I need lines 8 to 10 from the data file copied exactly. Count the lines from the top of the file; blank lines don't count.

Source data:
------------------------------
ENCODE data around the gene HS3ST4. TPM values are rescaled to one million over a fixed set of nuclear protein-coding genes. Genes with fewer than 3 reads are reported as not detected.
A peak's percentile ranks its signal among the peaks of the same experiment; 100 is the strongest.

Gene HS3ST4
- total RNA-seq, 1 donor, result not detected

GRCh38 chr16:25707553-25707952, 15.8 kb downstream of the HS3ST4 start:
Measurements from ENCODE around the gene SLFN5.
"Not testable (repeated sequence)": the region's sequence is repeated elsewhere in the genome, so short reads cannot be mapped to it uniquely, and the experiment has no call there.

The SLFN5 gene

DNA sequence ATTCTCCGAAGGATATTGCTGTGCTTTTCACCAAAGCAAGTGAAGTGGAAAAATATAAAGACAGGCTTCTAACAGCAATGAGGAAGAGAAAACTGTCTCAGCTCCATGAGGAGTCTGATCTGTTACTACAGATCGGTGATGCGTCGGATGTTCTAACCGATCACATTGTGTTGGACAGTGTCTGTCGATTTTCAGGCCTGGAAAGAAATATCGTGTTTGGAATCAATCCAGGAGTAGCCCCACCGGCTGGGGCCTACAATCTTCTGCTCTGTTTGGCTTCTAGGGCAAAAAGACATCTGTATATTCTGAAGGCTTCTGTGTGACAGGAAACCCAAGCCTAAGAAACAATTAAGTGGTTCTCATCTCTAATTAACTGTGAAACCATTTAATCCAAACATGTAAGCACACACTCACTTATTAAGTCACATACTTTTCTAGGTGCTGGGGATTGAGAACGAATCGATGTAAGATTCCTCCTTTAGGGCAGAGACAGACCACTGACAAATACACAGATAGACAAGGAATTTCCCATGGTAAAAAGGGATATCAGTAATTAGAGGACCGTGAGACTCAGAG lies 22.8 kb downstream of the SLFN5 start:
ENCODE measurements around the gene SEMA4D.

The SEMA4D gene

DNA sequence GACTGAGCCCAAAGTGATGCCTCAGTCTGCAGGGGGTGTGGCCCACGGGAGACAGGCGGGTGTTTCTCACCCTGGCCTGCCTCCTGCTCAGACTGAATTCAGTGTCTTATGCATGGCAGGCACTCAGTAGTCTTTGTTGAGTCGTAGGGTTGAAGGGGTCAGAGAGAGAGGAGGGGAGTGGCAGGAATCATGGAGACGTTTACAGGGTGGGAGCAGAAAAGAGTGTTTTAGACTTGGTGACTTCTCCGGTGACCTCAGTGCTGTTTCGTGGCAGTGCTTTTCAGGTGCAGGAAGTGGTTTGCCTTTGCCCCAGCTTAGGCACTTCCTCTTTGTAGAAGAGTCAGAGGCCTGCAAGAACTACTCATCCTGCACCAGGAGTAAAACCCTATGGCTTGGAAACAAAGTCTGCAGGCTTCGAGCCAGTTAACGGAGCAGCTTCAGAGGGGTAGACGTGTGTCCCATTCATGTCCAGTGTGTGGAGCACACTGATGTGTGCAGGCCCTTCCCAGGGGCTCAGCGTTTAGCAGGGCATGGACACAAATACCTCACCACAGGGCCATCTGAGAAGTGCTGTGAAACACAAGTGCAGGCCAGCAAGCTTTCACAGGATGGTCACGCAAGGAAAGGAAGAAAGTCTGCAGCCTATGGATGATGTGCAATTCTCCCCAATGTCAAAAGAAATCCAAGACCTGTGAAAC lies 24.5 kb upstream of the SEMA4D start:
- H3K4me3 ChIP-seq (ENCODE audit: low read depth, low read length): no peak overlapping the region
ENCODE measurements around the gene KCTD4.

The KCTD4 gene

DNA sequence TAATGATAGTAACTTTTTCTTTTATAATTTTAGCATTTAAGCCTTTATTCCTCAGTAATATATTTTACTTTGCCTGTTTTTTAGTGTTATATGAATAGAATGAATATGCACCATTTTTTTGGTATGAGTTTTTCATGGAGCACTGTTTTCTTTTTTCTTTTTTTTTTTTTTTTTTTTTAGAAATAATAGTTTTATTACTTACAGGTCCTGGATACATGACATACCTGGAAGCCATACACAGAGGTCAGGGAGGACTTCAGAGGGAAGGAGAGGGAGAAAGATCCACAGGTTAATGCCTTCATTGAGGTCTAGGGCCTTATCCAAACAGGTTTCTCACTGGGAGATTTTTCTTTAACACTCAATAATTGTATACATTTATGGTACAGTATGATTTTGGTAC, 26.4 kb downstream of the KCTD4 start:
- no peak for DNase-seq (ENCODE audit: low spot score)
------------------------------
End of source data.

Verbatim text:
The SLFN5 gene

DNA sequence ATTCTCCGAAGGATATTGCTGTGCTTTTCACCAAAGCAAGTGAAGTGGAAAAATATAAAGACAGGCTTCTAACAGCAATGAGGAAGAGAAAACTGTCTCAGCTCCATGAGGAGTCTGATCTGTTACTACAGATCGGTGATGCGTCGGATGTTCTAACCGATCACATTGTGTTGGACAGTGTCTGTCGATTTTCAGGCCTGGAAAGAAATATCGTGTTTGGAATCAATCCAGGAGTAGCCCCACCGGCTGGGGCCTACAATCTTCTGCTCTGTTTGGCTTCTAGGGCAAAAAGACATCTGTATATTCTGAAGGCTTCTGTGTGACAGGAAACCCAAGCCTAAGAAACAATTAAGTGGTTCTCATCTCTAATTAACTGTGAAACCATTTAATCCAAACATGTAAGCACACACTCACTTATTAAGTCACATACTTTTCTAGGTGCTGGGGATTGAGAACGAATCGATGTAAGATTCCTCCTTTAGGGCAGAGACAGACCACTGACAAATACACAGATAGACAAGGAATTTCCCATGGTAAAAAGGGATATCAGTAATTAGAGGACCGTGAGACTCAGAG lies 22.8 kb downstream of the SLFN5 start:
ENCODE measurements around the gene SEMA4D.